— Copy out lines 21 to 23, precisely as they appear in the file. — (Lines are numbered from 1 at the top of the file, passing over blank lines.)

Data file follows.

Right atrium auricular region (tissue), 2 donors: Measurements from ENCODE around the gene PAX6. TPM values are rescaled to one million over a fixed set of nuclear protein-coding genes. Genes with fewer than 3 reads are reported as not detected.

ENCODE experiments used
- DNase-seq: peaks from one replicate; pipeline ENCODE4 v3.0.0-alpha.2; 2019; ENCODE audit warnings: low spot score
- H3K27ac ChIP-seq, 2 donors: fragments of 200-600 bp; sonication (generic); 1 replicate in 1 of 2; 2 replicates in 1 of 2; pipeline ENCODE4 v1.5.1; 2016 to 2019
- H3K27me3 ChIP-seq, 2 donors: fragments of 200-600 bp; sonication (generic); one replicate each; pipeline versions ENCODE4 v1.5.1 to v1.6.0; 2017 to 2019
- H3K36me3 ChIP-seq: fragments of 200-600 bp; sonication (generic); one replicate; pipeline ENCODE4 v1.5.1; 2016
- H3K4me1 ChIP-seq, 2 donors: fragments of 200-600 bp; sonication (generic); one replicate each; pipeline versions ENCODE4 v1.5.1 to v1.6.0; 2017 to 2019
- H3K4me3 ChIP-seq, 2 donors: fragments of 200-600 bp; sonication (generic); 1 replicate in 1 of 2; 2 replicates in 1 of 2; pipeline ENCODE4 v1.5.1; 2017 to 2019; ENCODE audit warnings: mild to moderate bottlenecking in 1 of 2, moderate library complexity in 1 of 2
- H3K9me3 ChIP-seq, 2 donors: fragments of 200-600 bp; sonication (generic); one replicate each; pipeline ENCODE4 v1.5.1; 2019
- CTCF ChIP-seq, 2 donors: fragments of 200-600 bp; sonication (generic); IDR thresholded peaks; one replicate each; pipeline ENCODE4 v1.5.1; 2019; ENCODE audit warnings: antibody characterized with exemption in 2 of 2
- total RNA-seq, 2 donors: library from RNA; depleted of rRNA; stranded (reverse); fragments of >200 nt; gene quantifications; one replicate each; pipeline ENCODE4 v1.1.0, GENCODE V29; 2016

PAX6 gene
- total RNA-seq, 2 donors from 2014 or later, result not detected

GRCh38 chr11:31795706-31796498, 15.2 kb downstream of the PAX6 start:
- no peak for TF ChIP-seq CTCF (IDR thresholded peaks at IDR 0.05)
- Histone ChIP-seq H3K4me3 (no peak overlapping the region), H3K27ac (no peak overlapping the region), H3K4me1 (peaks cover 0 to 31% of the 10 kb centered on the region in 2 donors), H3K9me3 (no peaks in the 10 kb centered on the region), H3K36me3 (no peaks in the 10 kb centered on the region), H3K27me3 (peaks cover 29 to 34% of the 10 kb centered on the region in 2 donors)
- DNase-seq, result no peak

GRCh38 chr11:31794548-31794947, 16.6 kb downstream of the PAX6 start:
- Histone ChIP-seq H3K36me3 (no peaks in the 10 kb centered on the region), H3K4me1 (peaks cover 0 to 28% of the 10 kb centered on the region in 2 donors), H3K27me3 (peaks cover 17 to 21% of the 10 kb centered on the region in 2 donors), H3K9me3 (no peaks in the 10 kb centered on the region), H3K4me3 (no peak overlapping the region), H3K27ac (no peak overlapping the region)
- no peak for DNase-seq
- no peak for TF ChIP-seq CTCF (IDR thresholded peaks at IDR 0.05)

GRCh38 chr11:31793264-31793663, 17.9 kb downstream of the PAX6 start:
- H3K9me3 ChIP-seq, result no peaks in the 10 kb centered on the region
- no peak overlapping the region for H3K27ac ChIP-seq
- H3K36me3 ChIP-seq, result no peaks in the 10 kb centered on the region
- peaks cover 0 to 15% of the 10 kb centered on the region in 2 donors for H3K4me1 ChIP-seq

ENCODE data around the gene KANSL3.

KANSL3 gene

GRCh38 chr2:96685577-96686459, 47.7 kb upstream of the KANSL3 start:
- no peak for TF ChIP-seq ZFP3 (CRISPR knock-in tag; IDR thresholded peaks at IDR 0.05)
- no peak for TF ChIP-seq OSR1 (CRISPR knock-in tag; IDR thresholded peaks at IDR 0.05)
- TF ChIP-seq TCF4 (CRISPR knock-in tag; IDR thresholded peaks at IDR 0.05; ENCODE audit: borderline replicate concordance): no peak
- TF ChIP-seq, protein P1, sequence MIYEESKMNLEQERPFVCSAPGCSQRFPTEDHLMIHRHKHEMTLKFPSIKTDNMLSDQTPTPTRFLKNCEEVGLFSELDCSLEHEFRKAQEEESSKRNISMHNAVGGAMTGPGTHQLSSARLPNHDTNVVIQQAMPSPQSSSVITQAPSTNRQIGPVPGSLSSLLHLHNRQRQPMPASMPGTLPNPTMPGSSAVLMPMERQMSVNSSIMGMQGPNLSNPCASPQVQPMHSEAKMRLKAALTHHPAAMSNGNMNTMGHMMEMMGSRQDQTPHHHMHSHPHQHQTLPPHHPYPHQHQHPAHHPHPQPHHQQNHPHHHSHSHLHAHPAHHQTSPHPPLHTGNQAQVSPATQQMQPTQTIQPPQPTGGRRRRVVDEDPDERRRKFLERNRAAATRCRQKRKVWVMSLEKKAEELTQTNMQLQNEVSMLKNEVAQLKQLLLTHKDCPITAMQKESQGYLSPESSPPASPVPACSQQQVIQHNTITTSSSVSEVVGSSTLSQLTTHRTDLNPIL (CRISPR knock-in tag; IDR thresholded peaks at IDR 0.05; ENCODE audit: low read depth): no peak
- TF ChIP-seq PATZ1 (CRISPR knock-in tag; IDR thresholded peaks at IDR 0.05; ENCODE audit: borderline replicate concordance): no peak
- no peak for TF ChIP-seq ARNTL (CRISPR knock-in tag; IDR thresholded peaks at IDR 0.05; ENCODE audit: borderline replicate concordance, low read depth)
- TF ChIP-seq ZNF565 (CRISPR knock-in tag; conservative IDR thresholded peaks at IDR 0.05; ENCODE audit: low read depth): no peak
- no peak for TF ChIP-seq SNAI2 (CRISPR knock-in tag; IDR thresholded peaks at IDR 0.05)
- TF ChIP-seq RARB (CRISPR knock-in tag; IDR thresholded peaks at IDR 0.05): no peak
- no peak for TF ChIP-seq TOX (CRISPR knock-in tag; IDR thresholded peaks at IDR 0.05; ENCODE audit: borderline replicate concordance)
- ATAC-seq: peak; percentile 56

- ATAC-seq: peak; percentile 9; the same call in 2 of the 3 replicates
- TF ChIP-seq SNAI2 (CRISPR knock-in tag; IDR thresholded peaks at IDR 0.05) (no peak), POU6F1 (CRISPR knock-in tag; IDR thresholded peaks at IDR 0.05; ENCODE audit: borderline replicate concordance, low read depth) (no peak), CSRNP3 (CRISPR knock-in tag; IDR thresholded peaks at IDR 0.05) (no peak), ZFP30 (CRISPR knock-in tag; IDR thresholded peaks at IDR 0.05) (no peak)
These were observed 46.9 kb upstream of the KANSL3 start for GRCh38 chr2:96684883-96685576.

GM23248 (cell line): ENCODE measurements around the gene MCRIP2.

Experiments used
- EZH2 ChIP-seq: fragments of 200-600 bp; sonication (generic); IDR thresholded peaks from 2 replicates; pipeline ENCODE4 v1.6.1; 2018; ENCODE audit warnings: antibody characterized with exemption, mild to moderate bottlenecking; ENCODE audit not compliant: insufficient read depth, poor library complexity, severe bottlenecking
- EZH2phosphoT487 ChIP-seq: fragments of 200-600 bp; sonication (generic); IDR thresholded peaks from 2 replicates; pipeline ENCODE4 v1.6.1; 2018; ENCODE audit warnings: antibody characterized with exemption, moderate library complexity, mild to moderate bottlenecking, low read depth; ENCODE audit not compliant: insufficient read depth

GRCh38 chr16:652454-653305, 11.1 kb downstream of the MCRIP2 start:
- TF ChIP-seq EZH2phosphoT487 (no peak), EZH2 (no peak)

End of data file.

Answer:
- no peak for TF ChIP-seq CTCF (IDR thresholded peaks at IDR 0.05)

GRCh38 chr11:31793264-31793663, 17.9 kb downstream of the PAX6 start:
- H3K9me3 ChIP-seq, result no peaks in the 10 kb centered on the region